Casting light on baitfish disease and invasives

By MPP Toby Barrett

Recreational fishing is a $1.7 billion economic driver in Ontario.

As such, the government is committed to supporting recreational fishing in Ontario.

The commercial bait industry has a lengthy history with 1,100 commercial bait lincenses issued each year and a value estimated at $23 million.

Some of Ontario’s popular fisheries – such as walleye, perch and lake trout –rely heavily on live bait. The majority of anglers – 60 to 80 per cent – use live baitfish and leeches at least some of the time. It’s prevalent during ice fishing season, in our local Inner Bay.

An estimated 4.2 million angling trips involving live bait take place each year in Ontario, with 25 per cent occuring over distances greater than 400 kilometres. A large portion of Ontario anglers live and purchase bait in the southern part of the province, where invasive species and diseases are most prevalent. This large-scale movement of bait increases the risk of spreading species and diseases to new parts of the province.

The management of Ontario’s bait resources is challenging, needless to say.

Ontario’s Sustainable Bait Management Strategy, announced last summer, is the result of extensive consultation with industry, stakeholders, the public and Indigenous communities. As Parliamentary Assistant to the Minister of Natural Resources, two years ago, I held hearings in Kenora, Thunder Bay, Sudbury, Kingston, Barrie and London.

The use of live bait can move invasive species and disease, but also result in movement of native species like Yellow Perch and Bass to waters where they do not occur naturally. This can disrupt fish community dynamics in the receiving waterbody, including the loss of native species such as Brook Trout.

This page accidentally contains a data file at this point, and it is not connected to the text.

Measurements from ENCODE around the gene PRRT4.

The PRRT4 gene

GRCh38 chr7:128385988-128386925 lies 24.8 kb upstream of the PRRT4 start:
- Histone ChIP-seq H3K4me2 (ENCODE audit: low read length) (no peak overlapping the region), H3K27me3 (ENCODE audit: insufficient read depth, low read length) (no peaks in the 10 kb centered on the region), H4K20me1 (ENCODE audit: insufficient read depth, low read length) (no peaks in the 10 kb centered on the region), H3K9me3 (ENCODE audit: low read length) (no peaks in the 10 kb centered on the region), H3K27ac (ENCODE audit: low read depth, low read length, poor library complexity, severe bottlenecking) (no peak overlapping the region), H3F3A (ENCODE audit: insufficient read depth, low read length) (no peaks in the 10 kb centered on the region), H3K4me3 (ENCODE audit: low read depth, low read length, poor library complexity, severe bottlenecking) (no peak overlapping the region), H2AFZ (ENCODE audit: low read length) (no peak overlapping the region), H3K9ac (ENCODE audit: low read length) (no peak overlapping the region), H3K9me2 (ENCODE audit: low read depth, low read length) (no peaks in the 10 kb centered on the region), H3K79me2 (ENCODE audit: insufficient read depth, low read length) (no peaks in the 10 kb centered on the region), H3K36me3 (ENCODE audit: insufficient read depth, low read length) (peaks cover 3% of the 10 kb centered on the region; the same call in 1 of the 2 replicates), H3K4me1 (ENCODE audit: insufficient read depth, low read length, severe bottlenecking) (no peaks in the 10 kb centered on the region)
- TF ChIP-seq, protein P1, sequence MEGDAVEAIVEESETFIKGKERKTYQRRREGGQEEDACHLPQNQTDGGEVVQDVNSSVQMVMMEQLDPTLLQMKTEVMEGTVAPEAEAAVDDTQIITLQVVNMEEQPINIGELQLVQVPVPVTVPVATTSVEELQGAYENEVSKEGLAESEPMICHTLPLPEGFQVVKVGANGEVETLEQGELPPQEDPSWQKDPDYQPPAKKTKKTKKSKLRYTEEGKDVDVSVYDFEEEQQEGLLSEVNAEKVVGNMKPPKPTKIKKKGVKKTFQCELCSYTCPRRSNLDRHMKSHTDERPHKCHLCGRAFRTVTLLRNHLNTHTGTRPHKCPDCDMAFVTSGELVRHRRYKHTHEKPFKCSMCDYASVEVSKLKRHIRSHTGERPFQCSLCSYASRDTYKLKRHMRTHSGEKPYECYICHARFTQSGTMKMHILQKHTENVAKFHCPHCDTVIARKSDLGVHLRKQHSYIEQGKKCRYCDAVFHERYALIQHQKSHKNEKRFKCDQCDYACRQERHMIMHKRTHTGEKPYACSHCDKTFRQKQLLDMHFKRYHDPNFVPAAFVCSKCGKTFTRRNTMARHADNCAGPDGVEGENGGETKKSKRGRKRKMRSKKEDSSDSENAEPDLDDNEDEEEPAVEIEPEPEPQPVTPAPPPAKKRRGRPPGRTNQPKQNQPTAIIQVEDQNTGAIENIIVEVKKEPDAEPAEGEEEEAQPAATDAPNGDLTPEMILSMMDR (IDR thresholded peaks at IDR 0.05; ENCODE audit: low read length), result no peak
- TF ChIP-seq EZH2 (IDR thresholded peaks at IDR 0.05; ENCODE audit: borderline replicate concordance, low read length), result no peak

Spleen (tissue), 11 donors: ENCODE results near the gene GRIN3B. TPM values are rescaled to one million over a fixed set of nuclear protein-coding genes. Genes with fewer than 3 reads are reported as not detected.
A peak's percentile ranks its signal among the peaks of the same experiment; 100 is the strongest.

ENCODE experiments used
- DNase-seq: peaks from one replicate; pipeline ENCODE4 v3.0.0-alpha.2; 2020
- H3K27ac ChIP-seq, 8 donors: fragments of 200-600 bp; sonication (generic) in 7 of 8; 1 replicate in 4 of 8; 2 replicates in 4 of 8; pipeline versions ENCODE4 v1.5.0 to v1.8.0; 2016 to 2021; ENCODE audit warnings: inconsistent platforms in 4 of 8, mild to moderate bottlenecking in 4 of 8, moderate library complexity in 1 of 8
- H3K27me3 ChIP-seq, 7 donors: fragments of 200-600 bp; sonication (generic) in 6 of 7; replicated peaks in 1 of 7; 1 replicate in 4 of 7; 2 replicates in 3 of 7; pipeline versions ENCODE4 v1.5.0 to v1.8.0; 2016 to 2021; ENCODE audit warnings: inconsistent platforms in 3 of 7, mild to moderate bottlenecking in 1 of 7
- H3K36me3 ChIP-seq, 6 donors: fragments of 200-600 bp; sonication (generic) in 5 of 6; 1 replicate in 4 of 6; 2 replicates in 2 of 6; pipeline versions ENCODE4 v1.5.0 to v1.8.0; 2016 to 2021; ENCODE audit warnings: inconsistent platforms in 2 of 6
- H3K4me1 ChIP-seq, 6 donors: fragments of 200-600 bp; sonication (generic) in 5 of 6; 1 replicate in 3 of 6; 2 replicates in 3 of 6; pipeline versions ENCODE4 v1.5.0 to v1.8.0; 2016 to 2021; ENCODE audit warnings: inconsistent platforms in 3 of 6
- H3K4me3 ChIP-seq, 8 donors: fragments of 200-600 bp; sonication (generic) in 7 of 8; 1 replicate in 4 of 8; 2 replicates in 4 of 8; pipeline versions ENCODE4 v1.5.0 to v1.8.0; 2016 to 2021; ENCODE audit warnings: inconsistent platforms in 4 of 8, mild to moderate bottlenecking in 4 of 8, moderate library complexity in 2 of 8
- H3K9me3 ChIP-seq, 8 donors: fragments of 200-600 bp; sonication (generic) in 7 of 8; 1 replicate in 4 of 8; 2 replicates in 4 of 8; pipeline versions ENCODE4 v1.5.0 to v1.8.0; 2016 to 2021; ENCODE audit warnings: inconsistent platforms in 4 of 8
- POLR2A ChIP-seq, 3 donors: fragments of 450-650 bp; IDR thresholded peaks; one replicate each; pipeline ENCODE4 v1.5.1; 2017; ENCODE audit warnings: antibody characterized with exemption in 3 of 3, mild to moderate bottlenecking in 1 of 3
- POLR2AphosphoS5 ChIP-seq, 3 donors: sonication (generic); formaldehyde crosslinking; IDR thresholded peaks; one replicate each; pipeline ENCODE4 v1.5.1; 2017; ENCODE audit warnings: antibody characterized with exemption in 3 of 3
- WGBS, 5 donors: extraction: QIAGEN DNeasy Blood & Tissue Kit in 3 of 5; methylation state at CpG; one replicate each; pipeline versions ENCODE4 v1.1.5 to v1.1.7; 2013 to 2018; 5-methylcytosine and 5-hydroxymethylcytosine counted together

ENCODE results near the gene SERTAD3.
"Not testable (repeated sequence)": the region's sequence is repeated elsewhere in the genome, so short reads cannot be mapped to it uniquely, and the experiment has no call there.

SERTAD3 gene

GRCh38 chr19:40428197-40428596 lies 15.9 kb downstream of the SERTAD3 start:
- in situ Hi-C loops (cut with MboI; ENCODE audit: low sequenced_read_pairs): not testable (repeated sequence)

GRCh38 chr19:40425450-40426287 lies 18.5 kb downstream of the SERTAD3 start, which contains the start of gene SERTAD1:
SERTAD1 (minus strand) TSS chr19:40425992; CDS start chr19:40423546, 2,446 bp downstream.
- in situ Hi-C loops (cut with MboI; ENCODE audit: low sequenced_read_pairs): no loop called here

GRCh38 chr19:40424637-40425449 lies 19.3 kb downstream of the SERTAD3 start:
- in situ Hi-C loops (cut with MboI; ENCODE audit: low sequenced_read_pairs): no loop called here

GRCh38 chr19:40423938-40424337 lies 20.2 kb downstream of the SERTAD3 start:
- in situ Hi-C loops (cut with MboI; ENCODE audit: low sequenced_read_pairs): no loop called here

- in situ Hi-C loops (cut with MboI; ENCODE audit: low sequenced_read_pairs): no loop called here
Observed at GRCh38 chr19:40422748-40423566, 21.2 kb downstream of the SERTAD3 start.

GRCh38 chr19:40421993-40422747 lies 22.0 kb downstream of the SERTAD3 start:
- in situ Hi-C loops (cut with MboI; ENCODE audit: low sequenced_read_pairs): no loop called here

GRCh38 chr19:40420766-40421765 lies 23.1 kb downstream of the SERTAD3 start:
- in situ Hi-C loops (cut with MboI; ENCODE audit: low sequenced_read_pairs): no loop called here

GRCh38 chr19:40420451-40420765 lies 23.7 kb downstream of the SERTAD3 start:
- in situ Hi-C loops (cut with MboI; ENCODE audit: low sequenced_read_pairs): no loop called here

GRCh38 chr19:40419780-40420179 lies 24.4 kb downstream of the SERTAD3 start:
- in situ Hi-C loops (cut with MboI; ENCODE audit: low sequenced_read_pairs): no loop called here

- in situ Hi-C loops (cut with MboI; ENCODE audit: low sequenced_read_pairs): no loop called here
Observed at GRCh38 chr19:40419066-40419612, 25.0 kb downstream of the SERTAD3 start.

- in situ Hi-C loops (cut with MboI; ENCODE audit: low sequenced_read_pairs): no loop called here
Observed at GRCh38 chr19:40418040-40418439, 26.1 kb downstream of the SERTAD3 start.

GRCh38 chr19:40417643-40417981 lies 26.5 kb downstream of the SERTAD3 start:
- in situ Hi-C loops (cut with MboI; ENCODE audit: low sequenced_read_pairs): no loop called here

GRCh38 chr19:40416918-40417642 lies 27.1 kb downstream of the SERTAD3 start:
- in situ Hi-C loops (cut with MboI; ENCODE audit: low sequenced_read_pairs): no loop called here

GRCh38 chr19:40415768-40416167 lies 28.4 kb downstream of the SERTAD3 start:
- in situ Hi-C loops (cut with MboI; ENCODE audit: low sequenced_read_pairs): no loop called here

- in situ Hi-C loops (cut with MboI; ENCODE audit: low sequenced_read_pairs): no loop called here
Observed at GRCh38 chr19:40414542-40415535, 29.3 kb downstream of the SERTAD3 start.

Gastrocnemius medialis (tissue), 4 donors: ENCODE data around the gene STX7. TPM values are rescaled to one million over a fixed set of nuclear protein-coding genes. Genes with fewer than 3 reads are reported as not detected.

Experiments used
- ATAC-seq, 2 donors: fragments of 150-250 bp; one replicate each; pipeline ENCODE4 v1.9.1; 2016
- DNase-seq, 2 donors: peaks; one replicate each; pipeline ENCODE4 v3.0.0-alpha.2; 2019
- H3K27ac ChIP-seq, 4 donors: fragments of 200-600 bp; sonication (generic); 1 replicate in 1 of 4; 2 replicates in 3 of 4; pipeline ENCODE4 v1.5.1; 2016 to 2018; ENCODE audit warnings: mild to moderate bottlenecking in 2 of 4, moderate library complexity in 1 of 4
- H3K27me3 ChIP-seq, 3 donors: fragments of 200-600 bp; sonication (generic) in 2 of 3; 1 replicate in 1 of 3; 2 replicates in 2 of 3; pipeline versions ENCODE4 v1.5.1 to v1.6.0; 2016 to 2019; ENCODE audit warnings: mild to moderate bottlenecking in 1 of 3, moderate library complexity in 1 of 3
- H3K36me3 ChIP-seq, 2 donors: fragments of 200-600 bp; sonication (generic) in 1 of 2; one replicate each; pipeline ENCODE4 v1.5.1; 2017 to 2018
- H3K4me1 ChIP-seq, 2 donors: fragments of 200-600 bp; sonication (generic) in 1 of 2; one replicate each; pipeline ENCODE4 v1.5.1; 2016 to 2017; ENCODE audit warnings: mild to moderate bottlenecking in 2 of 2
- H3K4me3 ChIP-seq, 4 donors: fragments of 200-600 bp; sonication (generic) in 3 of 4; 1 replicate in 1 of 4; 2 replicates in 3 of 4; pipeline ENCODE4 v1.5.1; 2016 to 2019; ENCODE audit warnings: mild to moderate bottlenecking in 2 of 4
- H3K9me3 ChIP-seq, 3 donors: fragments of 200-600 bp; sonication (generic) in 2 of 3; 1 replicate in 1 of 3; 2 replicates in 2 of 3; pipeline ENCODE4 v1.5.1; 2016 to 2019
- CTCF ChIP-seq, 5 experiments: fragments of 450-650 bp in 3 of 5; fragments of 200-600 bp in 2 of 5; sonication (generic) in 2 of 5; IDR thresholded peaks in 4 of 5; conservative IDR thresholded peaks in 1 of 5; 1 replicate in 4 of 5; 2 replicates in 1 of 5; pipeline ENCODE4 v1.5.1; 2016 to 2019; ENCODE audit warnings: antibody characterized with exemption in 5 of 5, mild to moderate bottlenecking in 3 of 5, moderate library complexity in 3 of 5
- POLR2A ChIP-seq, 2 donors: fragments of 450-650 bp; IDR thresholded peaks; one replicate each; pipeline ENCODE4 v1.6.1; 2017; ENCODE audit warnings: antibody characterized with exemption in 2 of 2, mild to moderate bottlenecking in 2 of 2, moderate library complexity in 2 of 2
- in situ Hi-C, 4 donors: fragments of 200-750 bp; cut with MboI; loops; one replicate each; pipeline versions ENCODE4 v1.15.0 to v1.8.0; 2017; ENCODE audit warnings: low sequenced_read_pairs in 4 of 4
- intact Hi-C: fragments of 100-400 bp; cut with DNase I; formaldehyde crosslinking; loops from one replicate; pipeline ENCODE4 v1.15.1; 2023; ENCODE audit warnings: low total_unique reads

The spread of invasive, non-target species and diseases may be facilitated through the movement of bait. For instance, live bait may be harvested from one area of the province, it is often shipped, sold and later used in another region.

Another factor is dumping. When anglers dump the contents of bait buckets in or within 30 metres of a watercourse, it’s illegal and risks spreading non-target species and diseases.

Many anglers harvest their own bait. Surveys have shown that 30 to 50 per cent of Ontario anglers who fish with live baitfish have harvested their own bait at some time.

This province’s final strategy will increase business certainty for the commercial bait industry and increase protection for Ontario’s fisheries.

As part of this new strategy, the government is establishing four Bait Management Zones (BMZ) to limit the movement of live bait across the province.

Anglers wishing to use live bait outside of the BMZ where they reside must purchase their bait from a licensed commercial bait operator in that BMZ, use the bait within two weeks of purchase, and keep the sales receipt as proof that the bait originated from that BMZ.

Also in the strategy, 34 species are eligible as bait. And we are restricting the use of and storage of bait in native Brook Trout lakes.

Finally, we are committed to working with stakeholders on many topics related to commercial bait fish licenses to develop a compliance framework and extend licence terms up to three years.

Our goal – protection for the benefit of all while supporting the province’s thriving sport industry.

Toby Barrett is the MPP for Haldimand-Norfolk